Closing of the shuttle program confused folks by Christopher Heine
The National Aeronautics and Space Administration (NASA) has been at South by Southwest Interactive—which ends today—since last weekend, hoping to inform people that, well, the agency has not shut down. Americans evidently have been confused at what the closing of the space shuttle program in 2011 meant to the United States’ larger space exploration plans.
So the organization is in Central Texas to clear things up with virtual reality films and other tactics, explaining how future crewed shuttle missions will indeed happen, but they will be run by NASA’s commercial partners such as Space X and Boeing.
“A lot of people thought when the space shuttle was retired, NASA was going away,” said Kirk Pierce, NASA’s communications strategist for the Space Launch System (SLS). “No, we are now working to go further than we ever have before.”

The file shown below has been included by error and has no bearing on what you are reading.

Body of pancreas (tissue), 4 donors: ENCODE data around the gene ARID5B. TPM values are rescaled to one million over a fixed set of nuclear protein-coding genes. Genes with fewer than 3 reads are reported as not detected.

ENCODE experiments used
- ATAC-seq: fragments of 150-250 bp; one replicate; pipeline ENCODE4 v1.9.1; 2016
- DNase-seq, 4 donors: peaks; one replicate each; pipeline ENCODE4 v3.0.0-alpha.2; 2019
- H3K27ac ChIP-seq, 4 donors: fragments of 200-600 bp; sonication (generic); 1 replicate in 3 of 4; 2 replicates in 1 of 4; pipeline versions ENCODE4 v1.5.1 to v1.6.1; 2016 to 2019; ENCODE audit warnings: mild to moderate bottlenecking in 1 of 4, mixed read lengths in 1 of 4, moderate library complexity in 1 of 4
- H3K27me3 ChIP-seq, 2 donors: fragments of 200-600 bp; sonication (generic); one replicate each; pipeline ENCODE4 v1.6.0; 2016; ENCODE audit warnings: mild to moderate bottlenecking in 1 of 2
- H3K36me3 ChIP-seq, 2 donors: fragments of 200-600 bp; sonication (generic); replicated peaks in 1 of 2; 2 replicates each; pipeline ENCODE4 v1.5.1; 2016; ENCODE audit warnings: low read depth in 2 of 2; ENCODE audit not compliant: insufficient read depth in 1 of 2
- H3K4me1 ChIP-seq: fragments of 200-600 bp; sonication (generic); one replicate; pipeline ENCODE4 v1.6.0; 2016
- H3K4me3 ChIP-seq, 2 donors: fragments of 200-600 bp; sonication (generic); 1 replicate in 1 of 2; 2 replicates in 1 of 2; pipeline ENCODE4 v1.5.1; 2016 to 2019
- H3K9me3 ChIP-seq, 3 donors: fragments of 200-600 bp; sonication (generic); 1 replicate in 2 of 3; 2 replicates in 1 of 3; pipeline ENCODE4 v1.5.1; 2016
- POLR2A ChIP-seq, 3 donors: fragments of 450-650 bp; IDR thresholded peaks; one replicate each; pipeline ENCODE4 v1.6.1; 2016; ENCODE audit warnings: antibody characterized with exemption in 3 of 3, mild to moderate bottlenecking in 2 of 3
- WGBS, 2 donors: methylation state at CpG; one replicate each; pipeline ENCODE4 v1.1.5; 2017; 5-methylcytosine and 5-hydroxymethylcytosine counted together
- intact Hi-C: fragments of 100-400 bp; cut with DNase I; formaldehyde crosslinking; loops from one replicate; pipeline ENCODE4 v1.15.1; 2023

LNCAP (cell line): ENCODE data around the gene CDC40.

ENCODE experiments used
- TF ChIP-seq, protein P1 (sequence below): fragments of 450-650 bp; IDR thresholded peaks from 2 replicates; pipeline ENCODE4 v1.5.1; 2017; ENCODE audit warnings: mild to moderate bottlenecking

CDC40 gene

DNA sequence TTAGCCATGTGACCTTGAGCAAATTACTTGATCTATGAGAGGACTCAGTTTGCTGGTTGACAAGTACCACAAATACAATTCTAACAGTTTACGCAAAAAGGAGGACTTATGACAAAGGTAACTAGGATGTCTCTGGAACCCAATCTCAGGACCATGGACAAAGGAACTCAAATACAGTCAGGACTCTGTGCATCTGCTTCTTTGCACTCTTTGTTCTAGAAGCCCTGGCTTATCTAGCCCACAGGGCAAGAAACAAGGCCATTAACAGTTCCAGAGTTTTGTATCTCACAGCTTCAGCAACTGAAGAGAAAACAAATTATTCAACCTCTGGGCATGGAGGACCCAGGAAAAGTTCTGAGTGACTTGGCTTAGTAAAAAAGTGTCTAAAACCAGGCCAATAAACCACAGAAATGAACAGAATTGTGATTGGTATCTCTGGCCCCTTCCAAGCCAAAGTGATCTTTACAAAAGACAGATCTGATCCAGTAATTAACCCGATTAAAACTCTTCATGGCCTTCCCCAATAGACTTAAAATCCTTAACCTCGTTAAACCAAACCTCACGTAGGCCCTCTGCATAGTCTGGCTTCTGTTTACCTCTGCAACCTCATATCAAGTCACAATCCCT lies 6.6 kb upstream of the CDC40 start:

To get that last message across, Pierce and his team are stationed in a 20-foot-by-30-foot booth in the exhibit hall of the Austin Convention Center. There’s a 30-foot inflatable depiction of the SLS rocket, which will be the most powerful rocket ever built by humans and ready to launch in 2018. The rocket will send an uncrewed capsule around the moon to test life-support programs, avionics, heat shields and re-entry capabilities to eventually clear the way for astronauts to explore the same depths of space.
At NASA’s booth, hundreds of people in the last few days have viewed the agency’s VR pieces on an Oculus Rift. The three-dimensional video has been virtually taking them on a ride to the top of the SLS, which will be more than 300 feet tall when completed.
Also, NASA has Google Cardboard sets for people who want to see a VR clip that features footage from Mars.
It’s NASA’s third straight year at the tech festival, but it’s the first time the company is leveraging virtual reality. The response to the films, Pierce said, “has been great.”
Has VR helped Pierce and his team attract a consistently sizable crowd?
“Well, just being NASA helps,” he said. “And having a 30-foot inflatable rocket helps.”